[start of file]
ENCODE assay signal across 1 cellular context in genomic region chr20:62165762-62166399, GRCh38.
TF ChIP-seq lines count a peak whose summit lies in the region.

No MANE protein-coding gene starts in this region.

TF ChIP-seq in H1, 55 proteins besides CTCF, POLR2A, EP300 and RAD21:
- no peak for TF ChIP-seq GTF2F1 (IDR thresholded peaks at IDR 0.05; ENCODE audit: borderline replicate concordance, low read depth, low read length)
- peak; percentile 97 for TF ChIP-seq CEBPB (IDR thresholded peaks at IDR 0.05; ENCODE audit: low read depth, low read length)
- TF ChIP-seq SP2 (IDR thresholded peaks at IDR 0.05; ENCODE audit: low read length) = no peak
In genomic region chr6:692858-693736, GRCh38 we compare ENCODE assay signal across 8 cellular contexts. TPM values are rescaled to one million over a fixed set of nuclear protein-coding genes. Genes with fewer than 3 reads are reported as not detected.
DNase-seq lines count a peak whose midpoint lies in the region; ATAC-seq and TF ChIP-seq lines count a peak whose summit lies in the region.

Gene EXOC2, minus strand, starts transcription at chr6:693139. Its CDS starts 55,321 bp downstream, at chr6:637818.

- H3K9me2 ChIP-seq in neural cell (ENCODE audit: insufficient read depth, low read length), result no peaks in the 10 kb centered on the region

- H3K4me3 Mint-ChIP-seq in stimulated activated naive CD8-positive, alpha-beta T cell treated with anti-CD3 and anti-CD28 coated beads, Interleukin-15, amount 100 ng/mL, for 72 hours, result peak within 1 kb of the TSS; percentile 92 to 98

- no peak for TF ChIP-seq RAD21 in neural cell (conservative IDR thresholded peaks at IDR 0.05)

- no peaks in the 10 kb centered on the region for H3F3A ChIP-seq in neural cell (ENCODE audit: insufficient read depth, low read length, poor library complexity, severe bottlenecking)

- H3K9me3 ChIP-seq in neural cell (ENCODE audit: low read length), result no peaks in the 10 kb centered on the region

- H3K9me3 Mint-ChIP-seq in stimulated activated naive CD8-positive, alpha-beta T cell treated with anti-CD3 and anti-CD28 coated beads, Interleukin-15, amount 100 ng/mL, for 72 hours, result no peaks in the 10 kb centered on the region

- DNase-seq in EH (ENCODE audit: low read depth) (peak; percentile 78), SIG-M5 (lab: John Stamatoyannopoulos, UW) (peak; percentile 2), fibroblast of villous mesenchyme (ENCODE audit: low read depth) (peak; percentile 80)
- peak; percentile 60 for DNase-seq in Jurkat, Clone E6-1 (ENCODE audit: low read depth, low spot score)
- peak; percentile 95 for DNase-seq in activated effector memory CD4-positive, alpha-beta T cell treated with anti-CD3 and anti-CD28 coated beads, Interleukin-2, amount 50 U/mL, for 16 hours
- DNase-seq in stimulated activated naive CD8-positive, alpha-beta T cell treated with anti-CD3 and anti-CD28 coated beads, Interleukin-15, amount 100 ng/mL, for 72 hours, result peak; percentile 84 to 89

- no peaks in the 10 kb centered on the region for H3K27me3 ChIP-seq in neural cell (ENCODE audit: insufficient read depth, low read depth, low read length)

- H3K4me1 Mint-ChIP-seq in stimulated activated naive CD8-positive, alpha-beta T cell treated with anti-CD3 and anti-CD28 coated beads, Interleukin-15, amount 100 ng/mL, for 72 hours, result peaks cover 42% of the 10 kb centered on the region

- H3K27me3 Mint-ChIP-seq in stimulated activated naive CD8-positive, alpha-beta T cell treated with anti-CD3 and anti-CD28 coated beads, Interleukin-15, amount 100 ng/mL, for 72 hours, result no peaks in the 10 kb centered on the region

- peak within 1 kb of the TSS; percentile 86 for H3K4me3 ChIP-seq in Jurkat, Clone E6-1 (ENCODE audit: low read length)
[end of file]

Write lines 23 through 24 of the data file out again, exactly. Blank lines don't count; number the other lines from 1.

- H3K27me3 Mint-ChIP-seq in stimulated activated naive CD8-positive, alpha-beta T cell treated with anti-CD3 and anti-CD28 coated beads, Interleukin-15, amount 100 ng/mL, for 72 hours, result no peaks in the 10 kb centered on the region

- peak within 1 kb of the TSS; percentile 86 for H3K4me3 ChIP-seq in Jurkat, Clone E6-1 (ENCODE audit: low read length)